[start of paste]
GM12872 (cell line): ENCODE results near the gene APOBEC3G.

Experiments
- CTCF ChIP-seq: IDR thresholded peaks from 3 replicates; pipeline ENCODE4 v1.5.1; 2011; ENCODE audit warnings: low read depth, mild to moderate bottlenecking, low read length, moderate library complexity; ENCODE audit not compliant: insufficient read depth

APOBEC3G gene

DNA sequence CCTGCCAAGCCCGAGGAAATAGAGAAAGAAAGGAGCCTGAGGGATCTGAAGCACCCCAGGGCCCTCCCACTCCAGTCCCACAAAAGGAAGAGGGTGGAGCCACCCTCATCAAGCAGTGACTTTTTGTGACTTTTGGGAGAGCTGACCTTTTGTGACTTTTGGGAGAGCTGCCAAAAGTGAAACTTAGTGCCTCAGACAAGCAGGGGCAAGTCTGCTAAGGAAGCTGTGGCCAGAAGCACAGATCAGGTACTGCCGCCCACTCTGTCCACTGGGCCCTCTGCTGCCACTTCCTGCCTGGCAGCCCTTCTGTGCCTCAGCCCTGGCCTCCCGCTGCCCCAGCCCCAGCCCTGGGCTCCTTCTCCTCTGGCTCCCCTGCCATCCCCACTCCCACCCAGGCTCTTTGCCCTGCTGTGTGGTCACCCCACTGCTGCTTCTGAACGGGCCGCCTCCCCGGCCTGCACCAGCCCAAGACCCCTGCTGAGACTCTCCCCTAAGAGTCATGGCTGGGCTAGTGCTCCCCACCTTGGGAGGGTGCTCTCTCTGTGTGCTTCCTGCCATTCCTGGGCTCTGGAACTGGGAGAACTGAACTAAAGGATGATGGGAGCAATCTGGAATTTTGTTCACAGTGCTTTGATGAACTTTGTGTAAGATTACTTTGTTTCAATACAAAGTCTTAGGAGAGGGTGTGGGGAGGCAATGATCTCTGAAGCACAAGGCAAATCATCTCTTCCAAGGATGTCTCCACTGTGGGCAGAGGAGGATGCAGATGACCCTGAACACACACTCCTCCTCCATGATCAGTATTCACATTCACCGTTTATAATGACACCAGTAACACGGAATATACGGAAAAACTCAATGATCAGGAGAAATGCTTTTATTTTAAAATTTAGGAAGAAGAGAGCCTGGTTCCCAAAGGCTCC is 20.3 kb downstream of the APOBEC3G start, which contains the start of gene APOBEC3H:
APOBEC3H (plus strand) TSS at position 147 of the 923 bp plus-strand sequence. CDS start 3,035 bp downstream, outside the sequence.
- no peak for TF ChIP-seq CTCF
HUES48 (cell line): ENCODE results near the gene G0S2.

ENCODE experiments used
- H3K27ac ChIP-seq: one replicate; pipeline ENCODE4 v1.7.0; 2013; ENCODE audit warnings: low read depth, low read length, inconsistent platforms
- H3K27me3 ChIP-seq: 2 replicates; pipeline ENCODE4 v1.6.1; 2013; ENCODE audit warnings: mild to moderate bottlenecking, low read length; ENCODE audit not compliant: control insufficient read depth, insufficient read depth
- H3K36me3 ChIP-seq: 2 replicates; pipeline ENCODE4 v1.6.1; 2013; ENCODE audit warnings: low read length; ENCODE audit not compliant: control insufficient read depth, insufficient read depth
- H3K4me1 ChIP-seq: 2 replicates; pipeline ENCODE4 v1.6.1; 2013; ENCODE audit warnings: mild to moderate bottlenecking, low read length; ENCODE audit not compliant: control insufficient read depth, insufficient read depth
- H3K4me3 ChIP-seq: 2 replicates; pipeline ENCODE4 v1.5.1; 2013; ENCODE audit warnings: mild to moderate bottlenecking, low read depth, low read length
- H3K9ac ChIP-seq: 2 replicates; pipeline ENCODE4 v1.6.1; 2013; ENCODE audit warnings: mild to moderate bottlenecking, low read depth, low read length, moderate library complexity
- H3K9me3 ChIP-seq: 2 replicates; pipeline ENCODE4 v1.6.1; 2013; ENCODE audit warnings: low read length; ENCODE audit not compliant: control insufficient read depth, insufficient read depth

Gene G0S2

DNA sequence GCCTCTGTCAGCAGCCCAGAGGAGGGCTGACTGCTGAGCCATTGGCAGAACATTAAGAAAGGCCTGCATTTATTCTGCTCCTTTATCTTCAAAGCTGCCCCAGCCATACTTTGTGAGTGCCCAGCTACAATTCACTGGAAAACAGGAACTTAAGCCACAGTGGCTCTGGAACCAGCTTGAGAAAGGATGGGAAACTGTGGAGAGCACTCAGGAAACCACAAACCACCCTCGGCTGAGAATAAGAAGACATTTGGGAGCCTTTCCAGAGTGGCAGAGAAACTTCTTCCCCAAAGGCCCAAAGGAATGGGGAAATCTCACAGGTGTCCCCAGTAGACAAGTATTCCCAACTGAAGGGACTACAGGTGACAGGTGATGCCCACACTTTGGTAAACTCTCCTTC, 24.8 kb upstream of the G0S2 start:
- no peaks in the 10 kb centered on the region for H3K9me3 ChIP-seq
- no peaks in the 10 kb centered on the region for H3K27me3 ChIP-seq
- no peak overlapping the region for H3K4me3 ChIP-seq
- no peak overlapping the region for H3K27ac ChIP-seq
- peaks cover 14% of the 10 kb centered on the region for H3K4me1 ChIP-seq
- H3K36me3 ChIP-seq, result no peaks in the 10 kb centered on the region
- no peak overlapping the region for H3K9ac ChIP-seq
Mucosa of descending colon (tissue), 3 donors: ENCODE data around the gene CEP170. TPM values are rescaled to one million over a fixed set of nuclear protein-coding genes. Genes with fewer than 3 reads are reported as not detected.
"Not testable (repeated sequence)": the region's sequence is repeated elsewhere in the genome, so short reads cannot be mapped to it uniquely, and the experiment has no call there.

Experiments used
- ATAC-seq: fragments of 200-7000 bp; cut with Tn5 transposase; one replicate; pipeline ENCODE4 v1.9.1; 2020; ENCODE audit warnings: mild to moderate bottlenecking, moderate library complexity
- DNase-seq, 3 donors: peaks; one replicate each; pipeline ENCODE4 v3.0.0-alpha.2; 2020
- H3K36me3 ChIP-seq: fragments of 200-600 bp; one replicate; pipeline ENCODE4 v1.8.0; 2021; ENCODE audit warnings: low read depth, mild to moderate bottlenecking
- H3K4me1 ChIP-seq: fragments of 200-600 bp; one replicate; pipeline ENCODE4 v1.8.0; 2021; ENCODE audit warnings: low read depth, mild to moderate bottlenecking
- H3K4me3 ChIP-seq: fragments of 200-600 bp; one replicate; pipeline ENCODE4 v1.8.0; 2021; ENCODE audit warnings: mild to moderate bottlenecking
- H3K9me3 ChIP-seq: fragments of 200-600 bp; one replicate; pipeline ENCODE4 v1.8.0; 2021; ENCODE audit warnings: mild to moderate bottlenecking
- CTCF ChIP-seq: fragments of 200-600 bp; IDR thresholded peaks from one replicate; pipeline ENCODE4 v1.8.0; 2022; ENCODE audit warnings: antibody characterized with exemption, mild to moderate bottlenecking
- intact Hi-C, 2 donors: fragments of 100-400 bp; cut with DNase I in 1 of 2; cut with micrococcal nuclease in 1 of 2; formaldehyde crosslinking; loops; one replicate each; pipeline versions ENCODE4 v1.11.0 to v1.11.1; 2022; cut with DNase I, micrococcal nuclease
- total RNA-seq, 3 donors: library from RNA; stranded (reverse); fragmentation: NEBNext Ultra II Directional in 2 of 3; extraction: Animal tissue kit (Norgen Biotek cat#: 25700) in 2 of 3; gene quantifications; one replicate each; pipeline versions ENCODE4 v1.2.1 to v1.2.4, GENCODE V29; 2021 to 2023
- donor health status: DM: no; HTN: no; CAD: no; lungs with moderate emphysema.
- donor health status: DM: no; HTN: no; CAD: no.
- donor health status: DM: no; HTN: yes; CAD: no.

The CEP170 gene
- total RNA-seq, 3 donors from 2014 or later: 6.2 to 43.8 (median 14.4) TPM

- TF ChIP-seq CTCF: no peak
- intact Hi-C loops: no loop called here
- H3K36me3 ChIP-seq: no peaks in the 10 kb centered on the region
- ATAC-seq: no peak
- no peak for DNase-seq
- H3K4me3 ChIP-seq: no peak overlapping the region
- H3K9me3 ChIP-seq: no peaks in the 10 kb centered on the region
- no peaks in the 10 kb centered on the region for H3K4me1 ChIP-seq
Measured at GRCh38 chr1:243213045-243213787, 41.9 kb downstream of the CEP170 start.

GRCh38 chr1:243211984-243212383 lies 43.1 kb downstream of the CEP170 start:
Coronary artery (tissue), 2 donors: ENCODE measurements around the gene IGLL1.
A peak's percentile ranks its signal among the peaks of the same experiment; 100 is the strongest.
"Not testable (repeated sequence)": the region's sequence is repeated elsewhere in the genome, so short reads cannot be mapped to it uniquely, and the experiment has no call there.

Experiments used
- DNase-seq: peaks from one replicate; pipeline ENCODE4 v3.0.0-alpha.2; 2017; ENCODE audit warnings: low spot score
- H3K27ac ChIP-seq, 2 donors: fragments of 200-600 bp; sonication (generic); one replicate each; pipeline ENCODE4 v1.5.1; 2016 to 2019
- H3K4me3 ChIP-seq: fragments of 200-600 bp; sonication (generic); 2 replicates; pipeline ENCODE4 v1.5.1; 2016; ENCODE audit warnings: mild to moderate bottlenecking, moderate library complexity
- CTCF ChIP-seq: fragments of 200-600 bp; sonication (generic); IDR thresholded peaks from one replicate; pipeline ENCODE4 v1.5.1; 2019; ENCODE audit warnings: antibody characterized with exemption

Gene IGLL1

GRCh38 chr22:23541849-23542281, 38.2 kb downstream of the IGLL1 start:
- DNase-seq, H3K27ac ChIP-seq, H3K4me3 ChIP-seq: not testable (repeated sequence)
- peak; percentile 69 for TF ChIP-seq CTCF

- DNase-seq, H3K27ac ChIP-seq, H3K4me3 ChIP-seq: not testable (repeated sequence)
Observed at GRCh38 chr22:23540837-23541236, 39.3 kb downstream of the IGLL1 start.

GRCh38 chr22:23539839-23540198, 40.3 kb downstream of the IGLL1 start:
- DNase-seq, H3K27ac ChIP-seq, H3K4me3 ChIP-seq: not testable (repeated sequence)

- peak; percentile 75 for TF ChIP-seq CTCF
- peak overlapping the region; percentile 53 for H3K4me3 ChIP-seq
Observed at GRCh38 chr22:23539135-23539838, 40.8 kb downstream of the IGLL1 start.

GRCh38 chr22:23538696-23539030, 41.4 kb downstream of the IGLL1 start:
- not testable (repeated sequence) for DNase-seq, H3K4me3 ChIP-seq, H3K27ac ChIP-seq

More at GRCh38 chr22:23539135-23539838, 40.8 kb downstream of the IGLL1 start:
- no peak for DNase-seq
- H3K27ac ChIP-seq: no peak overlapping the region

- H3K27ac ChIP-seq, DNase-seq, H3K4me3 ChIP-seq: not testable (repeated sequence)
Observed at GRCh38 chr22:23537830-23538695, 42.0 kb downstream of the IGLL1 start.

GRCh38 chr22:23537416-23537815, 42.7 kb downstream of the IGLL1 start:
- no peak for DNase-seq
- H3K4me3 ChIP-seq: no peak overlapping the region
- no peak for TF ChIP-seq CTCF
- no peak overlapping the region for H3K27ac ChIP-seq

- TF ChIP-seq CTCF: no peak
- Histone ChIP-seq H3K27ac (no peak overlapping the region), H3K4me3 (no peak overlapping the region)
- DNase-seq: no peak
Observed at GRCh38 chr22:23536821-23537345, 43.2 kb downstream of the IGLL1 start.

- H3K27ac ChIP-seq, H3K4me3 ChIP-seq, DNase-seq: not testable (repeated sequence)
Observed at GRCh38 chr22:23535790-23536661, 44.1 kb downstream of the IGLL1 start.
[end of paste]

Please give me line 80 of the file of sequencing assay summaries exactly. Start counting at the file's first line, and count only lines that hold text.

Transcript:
- no peak for DNase-seq